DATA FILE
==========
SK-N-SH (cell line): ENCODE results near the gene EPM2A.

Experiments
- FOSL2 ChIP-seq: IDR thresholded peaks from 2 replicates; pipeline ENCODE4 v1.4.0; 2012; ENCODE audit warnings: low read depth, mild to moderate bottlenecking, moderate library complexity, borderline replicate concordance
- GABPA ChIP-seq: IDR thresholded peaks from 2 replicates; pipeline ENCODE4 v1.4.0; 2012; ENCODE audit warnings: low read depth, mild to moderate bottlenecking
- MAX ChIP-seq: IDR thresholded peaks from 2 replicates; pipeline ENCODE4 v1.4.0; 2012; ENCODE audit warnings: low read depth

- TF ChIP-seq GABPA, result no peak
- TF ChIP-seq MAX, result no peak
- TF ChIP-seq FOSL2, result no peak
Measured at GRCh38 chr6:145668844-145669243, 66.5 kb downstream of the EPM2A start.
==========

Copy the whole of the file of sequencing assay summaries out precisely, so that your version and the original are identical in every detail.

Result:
SK-N-SH (cell line): ENCODE results near the gene EPM2A.

Experiments
- FOSL2 ChIP-seq: IDR thresholded peaks from 2 replicates; pipeline ENCODE4 v1.4.0; 2012; ENCODE audit warnings: low read depth, mild to moderate bottlenecking, moderate library complexity, borderline replicate concordance
- GABPA ChIP-seq: IDR thresholded peaks from 2 replicates; pipeline ENCODE4 v1.4.0; 2012; ENCODE audit warnings: low read depth, mild to moderate bottlenecking
- MAX ChIP-seq: IDR thresholded peaks from 2 replicates; pipeline ENCODE4 v1.4.0; 2012; ENCODE audit warnings: low read depth

- TF ChIP-seq GABPA, result no peak
- TF ChIP-seq MAX, result no peak
- TF ChIP-seq FOSL2, result no peak
Measured at GRCh38 chr6:145668844-145669243, 66.5 kb downstream of the EPM2A start.